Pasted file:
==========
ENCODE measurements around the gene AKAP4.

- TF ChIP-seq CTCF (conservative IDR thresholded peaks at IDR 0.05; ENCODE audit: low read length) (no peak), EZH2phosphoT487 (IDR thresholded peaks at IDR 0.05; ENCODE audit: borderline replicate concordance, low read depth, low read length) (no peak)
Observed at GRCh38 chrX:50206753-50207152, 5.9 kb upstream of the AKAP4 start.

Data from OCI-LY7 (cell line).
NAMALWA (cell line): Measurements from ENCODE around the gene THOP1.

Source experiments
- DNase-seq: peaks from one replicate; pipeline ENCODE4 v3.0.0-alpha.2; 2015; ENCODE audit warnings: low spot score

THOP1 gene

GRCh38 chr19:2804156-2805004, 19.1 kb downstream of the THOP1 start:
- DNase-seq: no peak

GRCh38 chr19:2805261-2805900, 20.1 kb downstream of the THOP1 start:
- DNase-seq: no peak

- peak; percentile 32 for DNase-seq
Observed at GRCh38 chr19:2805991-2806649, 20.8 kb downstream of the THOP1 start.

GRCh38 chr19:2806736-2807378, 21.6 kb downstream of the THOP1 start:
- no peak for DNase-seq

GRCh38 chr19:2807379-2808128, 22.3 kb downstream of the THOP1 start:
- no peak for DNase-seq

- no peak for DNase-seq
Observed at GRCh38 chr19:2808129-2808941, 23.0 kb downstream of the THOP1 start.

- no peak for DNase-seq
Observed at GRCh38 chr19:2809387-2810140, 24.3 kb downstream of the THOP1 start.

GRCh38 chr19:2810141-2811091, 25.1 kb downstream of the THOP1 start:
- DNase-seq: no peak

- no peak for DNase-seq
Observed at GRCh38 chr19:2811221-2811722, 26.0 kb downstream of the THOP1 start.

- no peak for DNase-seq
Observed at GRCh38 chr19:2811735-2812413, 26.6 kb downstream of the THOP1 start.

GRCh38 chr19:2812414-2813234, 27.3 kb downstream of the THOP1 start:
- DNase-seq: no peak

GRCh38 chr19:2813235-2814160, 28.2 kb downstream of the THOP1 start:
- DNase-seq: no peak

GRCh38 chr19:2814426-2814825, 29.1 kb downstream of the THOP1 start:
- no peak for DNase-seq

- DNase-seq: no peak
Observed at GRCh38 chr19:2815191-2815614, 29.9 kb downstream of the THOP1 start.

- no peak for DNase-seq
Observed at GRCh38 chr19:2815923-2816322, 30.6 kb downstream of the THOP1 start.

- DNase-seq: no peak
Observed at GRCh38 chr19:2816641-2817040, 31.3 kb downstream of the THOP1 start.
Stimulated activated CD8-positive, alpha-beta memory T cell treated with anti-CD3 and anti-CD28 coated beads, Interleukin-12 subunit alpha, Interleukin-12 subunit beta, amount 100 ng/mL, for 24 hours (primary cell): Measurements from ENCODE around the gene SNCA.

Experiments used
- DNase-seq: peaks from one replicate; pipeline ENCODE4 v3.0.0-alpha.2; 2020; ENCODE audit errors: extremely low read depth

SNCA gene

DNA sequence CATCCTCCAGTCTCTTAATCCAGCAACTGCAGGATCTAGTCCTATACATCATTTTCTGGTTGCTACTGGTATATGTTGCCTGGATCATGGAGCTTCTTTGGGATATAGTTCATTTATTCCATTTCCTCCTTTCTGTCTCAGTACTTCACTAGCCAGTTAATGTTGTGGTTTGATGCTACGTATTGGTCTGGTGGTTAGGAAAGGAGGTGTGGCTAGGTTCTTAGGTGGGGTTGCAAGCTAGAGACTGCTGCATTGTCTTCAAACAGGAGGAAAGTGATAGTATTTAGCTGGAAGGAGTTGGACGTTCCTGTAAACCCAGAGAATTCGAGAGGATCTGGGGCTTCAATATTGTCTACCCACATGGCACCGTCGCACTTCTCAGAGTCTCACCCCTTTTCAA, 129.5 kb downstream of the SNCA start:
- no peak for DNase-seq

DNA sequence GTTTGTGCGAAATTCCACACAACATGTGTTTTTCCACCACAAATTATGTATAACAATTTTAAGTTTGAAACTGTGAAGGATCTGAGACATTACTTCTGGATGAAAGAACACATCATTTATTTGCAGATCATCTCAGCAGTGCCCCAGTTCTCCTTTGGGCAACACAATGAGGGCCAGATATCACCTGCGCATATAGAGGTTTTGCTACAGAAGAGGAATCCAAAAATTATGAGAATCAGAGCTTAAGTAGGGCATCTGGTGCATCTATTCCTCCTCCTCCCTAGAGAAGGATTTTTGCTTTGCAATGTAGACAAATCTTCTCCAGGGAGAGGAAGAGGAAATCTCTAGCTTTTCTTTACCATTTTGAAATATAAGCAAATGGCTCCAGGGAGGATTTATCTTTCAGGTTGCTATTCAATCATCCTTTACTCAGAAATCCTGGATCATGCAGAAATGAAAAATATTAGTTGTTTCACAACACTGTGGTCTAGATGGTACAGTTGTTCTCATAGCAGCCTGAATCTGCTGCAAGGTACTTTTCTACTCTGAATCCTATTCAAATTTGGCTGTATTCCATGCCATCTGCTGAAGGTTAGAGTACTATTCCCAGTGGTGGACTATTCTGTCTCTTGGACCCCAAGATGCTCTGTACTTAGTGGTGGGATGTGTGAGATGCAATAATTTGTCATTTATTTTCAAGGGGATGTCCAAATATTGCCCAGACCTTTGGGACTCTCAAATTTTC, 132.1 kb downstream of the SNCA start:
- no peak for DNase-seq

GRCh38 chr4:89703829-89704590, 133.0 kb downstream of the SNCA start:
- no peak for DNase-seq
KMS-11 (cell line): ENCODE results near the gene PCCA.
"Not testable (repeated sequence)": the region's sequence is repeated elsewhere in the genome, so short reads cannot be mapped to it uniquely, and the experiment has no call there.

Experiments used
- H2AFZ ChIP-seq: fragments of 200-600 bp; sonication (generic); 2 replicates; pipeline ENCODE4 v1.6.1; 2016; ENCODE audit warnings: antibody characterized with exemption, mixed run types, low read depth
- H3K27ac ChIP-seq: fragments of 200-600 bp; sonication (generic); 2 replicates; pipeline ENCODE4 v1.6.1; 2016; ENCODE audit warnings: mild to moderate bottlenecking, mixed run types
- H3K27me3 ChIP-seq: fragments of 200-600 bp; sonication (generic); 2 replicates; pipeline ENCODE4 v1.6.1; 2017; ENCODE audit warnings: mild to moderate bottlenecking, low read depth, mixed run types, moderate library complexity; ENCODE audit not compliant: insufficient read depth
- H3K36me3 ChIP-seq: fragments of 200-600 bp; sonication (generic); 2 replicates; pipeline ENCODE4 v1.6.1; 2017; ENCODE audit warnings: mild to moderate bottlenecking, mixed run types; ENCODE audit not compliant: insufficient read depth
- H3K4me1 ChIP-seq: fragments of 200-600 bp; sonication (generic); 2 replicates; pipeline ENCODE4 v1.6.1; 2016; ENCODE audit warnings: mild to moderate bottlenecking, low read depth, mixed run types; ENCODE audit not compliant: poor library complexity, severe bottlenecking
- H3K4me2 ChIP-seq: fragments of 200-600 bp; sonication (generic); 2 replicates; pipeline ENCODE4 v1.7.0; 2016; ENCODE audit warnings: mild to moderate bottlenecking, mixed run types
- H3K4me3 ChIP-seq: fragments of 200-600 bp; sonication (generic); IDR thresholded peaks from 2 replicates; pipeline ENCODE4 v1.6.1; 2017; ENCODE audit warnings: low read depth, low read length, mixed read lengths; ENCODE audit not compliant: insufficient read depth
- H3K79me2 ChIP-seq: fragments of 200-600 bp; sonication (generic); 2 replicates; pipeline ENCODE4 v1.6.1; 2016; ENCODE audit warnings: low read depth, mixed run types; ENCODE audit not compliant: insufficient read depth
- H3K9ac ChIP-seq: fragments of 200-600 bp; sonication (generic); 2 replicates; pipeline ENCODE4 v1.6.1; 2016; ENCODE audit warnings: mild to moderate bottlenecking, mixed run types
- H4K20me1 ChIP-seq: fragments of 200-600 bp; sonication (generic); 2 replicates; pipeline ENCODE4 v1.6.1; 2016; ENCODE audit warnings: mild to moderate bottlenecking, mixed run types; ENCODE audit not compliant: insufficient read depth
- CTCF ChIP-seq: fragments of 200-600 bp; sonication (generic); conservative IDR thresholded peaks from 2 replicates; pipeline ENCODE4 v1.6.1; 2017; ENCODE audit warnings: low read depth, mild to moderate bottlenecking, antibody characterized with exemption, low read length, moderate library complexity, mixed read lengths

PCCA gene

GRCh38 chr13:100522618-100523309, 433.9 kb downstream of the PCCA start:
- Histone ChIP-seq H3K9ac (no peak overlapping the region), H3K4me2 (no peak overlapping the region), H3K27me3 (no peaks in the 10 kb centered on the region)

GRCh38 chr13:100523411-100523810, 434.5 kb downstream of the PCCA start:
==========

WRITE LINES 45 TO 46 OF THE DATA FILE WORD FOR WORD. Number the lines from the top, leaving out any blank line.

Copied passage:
DNA sequence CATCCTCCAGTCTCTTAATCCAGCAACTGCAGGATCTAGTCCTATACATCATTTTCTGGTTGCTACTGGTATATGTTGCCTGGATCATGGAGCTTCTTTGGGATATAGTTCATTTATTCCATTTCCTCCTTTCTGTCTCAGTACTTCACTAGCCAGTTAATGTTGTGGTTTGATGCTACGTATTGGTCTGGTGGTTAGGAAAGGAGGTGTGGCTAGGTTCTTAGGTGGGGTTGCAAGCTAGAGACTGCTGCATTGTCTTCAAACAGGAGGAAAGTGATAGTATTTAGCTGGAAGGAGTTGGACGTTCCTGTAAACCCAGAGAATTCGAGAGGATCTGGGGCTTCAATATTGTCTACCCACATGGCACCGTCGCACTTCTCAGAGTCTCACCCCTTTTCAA, 129.5 kb downstream of the SNCA start:
- no peak for DNase-seq